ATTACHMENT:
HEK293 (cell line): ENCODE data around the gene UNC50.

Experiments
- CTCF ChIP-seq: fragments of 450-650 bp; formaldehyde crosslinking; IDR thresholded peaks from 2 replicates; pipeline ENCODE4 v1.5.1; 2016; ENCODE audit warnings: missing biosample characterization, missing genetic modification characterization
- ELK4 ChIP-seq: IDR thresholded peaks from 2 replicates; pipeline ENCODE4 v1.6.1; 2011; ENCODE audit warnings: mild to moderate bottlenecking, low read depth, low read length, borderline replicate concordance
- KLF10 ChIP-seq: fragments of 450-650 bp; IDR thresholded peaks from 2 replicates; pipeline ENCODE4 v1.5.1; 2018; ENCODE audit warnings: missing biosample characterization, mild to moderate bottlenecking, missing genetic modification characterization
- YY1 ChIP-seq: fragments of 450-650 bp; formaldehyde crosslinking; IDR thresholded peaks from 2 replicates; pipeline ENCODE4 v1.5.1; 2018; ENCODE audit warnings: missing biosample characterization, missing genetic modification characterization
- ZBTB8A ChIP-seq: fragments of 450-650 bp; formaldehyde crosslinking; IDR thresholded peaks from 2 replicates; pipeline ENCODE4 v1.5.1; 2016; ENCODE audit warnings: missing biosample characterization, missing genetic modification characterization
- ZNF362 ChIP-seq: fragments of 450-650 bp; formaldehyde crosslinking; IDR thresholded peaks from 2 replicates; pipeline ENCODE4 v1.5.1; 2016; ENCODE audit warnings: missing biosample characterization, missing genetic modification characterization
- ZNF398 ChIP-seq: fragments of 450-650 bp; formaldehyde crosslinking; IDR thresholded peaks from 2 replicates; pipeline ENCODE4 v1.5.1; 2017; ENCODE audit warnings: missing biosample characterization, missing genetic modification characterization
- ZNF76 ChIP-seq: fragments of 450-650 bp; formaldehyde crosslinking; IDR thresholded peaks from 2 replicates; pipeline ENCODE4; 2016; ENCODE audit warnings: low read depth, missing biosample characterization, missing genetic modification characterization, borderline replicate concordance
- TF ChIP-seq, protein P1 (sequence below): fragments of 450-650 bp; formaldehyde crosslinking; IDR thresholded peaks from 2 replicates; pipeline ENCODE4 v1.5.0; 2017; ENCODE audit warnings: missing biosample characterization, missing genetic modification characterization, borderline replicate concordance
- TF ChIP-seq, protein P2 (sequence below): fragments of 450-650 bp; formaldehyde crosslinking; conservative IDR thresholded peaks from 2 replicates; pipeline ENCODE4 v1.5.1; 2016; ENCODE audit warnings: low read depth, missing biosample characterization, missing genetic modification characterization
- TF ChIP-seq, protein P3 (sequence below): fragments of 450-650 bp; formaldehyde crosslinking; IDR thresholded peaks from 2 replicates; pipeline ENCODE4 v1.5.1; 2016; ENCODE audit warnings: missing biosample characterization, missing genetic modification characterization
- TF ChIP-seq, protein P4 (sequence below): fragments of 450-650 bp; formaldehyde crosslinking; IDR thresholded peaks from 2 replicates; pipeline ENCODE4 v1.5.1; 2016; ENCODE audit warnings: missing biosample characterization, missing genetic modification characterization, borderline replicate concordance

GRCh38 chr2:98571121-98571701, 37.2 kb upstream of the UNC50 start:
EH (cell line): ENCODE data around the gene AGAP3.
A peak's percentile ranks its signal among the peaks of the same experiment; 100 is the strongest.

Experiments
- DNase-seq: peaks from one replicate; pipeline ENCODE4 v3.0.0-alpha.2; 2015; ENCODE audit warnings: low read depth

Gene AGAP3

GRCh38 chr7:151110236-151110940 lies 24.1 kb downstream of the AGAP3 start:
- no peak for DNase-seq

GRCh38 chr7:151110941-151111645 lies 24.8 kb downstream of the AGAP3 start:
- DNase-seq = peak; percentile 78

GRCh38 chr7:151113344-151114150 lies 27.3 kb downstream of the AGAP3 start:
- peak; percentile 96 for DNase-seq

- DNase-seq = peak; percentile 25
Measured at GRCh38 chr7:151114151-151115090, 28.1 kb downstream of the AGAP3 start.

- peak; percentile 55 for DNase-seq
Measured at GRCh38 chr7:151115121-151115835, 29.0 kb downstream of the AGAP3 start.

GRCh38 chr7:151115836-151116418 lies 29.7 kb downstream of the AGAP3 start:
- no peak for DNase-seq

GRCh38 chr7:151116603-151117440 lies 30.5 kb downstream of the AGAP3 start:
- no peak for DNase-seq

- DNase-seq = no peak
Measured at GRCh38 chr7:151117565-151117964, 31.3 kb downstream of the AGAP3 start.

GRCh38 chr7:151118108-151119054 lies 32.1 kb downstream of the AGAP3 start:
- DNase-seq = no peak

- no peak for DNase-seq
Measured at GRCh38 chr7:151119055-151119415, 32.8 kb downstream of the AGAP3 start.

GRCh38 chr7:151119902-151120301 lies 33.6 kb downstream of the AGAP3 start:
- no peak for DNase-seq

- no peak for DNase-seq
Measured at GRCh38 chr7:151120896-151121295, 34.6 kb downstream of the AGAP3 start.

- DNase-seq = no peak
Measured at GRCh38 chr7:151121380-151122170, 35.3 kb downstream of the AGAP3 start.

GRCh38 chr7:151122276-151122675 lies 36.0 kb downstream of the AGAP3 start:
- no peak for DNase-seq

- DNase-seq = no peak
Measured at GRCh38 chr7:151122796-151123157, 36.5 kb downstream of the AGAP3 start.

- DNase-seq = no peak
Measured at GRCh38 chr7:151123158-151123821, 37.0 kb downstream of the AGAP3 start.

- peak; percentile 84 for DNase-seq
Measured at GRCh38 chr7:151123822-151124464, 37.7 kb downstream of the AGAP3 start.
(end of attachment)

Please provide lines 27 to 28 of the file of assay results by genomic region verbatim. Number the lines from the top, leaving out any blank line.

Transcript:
- DNase-seq = peak; percentile 25
Measured at GRCh38 chr7:151114151-151115090, 28.1 kb downstream of the AGAP3 start.